Chonburi marked the 329th anniversary of the passing of Thailand’s greatest king of Ayutthaya with a garland-laying ceremony at the provincial hall.
The date was set as an official holiday by the Cabinet in 2010.
Narai the Great was the king of Ayutthaya from 1656 to 1688 and arguably was the most famous Ayutthayan monarch. His reign marked the kingdom’s greatest era of prosperity but, more importantly, opened the then-Siam to the west by forming close relations with France and giving other foreigners significant influence at the royal court.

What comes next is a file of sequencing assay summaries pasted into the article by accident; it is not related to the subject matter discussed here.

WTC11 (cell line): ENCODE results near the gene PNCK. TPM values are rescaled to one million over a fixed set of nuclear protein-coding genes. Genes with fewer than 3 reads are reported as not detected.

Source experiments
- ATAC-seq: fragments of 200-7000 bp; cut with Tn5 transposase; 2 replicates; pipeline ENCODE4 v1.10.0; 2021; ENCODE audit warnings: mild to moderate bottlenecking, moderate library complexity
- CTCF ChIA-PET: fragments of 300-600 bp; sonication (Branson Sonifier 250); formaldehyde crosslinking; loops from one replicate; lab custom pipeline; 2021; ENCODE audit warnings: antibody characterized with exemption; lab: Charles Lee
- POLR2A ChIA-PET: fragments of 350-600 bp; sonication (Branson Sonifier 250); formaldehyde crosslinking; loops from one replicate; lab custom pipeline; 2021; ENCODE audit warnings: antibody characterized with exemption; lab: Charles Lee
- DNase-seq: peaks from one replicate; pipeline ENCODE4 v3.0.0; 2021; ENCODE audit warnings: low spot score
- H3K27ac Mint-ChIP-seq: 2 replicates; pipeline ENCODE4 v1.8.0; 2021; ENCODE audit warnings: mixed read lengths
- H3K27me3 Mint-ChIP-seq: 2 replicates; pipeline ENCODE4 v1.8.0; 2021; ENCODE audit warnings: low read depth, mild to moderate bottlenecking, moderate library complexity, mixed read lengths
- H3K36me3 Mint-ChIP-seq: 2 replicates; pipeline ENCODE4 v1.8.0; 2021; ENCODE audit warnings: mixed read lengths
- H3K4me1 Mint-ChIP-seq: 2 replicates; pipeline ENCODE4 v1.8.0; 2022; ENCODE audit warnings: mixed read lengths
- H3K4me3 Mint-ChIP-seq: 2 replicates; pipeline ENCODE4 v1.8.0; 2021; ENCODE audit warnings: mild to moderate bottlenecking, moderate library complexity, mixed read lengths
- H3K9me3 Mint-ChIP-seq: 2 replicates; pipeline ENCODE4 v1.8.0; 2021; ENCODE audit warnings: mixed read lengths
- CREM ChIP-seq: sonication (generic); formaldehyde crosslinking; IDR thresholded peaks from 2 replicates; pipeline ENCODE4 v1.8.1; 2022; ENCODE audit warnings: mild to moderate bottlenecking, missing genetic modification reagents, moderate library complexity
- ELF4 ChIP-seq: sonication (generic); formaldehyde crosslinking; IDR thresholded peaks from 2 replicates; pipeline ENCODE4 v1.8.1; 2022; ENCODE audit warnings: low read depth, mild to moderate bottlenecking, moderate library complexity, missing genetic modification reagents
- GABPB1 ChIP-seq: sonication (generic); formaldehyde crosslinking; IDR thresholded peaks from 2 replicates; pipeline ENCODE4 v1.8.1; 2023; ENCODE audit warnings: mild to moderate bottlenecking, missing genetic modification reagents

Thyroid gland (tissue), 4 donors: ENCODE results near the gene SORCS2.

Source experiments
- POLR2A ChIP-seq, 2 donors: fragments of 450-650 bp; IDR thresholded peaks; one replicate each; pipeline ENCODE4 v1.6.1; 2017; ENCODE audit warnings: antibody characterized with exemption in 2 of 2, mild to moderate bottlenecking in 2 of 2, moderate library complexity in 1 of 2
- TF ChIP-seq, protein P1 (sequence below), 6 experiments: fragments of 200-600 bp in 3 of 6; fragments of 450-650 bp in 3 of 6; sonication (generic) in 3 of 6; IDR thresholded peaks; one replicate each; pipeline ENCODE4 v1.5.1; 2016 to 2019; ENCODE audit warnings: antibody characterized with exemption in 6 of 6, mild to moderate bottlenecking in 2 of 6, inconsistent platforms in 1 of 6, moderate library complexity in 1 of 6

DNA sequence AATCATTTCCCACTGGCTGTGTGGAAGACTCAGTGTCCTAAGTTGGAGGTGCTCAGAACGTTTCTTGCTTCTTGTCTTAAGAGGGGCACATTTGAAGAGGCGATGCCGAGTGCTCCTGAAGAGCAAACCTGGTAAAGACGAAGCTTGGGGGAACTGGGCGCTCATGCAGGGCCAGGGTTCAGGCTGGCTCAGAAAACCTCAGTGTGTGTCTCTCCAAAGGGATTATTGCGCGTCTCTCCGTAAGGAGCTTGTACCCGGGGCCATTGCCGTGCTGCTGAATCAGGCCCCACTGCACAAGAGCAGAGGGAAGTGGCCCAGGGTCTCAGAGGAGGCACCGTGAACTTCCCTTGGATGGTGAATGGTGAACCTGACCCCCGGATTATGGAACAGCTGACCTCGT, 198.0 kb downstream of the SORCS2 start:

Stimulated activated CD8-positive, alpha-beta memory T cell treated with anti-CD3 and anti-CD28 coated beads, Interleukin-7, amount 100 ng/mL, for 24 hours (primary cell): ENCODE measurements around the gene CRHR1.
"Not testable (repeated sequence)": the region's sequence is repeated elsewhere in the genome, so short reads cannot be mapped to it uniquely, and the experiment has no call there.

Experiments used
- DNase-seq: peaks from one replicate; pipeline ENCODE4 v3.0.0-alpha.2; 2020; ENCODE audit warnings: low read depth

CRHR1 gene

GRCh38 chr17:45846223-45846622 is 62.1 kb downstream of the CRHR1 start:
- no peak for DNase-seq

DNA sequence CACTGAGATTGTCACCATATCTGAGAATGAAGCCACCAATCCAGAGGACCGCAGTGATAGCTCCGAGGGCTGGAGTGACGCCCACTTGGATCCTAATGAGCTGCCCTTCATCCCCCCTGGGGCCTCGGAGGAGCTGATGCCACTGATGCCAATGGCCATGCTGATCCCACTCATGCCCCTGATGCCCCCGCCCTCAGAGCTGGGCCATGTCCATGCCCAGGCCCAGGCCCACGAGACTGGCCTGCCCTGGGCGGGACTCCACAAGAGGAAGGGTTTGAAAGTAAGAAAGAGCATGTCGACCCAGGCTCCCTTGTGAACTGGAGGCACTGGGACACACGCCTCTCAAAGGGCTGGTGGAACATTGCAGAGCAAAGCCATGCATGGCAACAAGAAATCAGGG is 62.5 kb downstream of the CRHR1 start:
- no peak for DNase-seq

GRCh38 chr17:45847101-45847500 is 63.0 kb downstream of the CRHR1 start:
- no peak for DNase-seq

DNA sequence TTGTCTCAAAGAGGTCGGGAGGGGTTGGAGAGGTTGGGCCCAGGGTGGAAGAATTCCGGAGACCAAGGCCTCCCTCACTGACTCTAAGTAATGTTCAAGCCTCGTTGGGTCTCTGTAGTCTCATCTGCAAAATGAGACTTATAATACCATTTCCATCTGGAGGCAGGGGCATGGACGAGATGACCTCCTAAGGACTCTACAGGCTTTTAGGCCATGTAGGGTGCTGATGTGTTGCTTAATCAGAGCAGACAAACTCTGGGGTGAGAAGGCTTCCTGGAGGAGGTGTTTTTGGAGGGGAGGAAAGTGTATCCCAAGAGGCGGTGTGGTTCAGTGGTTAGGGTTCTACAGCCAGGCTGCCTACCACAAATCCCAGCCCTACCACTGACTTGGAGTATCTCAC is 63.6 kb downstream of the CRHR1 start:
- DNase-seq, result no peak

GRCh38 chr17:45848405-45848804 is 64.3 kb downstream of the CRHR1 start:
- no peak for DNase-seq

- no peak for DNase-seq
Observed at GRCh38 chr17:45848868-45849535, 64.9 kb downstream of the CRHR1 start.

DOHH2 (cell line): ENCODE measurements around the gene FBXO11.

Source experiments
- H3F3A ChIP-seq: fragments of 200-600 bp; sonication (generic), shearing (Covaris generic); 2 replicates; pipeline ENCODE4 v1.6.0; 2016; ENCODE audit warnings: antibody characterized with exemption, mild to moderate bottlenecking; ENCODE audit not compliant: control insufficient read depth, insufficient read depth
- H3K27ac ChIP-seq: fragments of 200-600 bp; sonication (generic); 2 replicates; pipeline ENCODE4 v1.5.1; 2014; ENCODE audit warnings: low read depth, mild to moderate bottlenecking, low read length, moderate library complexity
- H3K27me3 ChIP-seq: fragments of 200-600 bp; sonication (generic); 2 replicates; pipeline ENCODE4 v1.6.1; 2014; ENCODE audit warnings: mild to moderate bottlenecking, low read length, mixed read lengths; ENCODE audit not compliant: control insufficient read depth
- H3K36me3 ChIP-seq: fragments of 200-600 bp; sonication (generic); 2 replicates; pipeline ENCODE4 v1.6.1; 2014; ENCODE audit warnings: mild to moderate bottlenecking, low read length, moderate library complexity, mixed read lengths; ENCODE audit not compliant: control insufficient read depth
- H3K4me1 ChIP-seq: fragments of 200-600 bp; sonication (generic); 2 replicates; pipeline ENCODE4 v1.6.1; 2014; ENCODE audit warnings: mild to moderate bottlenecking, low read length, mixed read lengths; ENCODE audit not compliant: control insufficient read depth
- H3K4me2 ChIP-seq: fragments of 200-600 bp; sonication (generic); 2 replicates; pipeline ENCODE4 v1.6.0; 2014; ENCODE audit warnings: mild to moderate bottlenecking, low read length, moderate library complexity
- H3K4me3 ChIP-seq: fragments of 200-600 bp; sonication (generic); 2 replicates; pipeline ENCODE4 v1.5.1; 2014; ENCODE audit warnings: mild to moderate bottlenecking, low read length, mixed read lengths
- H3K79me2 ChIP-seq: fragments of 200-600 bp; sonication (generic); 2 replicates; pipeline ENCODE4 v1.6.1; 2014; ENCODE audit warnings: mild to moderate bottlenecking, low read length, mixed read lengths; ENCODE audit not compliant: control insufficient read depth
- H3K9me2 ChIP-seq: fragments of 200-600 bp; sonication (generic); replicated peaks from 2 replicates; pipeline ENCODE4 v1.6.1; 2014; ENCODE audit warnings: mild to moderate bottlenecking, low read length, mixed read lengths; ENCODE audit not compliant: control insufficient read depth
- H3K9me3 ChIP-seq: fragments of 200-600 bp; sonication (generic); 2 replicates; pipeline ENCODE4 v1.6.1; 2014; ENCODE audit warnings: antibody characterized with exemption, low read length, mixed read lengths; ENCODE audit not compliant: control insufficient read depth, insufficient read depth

The period was also marked with turmoil, as England declared war against Siam after Narai ordered the slaughter of every English settler in the city of Mergui – now part of Myanmar – and invaded Burmese Lanna in 1662. The king’s willingness to give foreigners power at court also laid the foundation of the revolution of 1688.
Historians say the most-remarkable aspects of Narai’s reign were his diplomatic missions sent to France, England, and the Vatican, as well as Persia, India and China closer to home.